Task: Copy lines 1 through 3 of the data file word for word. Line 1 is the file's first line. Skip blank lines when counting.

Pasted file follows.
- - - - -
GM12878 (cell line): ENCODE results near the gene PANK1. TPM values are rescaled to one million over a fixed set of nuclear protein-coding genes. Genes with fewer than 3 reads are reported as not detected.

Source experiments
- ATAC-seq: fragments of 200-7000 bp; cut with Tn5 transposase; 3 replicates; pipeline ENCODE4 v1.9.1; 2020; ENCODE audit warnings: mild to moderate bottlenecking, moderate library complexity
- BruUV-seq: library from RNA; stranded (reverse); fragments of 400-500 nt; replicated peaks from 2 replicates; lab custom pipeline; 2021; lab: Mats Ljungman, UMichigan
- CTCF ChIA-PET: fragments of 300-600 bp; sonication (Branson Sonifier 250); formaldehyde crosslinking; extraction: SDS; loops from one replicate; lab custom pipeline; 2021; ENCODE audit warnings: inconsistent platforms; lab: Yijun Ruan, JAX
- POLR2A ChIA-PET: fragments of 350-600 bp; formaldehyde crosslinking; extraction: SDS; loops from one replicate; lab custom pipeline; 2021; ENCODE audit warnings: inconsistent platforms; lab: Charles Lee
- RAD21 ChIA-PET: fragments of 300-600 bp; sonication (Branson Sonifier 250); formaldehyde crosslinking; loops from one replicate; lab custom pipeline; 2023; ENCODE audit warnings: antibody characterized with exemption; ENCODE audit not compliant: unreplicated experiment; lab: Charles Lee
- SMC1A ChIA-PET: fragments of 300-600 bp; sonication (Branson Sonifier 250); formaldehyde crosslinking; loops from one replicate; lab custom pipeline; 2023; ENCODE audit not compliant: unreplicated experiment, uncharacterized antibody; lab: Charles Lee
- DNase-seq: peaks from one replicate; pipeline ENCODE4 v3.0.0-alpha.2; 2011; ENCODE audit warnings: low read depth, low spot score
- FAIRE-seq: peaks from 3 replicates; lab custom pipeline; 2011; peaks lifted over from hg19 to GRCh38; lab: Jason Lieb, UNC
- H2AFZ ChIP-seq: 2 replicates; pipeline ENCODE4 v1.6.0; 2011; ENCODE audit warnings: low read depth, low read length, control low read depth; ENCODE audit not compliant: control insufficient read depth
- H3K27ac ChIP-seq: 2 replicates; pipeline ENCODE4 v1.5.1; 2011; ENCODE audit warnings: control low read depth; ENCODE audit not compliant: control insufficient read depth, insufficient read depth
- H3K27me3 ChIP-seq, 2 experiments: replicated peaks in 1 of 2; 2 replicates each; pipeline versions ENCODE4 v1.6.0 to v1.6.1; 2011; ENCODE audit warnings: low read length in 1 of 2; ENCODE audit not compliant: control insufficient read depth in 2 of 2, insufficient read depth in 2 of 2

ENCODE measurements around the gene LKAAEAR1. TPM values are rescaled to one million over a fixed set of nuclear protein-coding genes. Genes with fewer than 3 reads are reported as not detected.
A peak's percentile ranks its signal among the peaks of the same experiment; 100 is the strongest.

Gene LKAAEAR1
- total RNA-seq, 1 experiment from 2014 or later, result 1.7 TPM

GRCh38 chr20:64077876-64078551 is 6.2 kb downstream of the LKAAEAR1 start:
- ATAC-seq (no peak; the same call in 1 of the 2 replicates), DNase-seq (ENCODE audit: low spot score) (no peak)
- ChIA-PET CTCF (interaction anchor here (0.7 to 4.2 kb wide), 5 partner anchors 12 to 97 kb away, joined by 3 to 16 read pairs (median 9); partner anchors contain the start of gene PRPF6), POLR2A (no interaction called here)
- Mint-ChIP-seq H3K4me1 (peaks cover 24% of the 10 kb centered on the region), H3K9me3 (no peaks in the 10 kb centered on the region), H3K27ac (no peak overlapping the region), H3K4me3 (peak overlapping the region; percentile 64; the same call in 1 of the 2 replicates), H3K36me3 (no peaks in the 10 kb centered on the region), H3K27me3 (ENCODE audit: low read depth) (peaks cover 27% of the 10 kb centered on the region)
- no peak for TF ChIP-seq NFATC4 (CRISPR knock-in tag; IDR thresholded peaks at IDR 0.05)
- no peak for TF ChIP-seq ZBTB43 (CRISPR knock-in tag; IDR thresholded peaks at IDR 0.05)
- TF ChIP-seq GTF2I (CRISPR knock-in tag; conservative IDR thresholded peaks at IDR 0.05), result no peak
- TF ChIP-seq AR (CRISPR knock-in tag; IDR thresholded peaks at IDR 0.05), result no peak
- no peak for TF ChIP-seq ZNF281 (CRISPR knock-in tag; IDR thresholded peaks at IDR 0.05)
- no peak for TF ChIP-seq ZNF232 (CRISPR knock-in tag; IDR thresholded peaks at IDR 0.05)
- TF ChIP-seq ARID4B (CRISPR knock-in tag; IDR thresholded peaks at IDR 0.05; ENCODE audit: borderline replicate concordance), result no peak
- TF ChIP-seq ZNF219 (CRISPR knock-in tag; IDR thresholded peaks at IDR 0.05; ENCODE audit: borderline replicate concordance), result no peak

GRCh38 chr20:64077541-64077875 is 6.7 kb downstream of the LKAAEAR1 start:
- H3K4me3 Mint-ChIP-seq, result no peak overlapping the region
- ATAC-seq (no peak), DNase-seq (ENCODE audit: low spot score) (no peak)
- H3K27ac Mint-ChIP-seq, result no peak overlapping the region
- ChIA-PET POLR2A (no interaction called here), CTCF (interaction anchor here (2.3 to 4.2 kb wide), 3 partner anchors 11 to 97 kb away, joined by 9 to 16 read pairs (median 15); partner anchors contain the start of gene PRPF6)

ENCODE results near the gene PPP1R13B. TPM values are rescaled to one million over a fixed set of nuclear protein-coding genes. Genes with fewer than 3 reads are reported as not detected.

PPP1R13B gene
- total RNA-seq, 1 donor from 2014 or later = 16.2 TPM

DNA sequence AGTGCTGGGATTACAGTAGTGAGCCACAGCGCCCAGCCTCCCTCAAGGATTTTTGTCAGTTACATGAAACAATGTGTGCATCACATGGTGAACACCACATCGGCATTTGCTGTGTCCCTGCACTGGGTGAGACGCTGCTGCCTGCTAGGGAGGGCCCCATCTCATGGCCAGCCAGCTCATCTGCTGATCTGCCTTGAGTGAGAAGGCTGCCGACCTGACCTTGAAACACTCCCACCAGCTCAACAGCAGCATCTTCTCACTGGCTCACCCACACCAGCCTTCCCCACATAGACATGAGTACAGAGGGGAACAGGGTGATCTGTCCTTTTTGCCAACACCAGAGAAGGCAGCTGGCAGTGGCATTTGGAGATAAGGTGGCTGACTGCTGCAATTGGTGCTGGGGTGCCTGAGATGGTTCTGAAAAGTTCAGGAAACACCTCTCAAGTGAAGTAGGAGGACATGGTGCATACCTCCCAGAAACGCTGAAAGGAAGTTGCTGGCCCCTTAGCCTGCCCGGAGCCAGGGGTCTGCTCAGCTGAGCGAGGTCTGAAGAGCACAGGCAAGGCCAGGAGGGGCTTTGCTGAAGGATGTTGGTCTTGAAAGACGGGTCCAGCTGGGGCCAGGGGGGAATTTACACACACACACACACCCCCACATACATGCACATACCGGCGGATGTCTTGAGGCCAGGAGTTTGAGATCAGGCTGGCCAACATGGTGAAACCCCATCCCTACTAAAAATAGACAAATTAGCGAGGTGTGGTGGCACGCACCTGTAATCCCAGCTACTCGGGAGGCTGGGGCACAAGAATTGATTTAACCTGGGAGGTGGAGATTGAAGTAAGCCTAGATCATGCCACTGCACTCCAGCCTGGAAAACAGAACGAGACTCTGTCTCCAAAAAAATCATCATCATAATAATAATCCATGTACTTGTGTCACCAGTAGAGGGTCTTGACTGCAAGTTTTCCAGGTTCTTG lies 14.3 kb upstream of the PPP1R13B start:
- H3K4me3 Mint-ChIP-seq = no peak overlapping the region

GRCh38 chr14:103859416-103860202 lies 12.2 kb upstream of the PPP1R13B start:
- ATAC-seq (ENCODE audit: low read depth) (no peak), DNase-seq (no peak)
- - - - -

GM12878 (cell line): ENCODE results near the gene PANK1. TPM values are rescaled to one million over a fixed set of nuclear protein-coding genes. Genes with fewer than 3 reads are reported as not detected.

Source experiments
- ATAC-seq: fragments of 200-7000 bp; cut with Tn5 transposase; 3 replicates; pipeline ENCODE4 v1.9.1; 2020; ENCODE audit warnings: mild to moderate bottlenecking, moderate library complexity